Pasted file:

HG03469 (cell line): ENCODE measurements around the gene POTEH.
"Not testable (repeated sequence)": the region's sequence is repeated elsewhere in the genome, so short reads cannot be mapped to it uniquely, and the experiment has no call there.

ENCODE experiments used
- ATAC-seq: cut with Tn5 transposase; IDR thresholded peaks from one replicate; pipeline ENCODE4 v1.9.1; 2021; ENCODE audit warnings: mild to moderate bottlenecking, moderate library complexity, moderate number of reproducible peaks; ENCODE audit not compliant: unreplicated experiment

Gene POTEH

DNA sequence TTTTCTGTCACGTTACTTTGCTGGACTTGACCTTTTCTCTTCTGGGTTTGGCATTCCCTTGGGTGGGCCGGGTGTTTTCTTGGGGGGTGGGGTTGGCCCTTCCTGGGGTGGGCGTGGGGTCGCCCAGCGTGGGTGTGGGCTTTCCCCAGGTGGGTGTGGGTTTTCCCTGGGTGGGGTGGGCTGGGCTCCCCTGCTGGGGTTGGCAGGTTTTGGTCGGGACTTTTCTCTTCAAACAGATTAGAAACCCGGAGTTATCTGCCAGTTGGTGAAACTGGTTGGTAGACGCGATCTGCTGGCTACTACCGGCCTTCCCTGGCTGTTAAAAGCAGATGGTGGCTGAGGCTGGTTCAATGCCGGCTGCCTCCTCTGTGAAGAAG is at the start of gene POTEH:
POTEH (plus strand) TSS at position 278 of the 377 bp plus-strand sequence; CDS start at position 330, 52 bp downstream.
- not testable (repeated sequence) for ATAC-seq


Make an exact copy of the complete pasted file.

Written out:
HG03469 (cell line): ENCODE measurements around the gene POTEH.
"Not testable (repeated sequence)": the region's sequence is repeated elsewhere in the genome, so short reads cannot be mapped to it uniquely, and the experiment has no call there.

ENCODE experiments used
- ATAC-seq: cut with Tn5 transposase; IDR thresholded peaks from one replicate; pipeline ENCODE4 v1.9.1; 2021; ENCODE audit warnings: mild to moderate bottlenecking, moderate library complexity, moderate number of reproducible peaks; ENCODE audit not compliant: unreplicated experiment

Gene POTEH

DNA sequence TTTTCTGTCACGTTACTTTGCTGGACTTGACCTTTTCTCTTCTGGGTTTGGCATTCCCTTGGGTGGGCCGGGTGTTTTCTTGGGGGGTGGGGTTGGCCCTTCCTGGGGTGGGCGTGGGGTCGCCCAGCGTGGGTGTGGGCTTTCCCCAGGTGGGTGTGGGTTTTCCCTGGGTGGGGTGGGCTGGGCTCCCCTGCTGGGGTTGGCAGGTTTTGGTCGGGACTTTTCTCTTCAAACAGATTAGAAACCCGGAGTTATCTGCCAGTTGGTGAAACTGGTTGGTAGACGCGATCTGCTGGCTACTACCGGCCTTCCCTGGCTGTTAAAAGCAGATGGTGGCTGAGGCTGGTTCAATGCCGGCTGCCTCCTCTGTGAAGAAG is at the start of gene POTEH:
POTEH (plus strand) TSS at position 278 of the 377 bp plus-strand sequence; CDS start at position 330, 52 bp downstream.
- not testable (repeated sequence) for ATAC-seq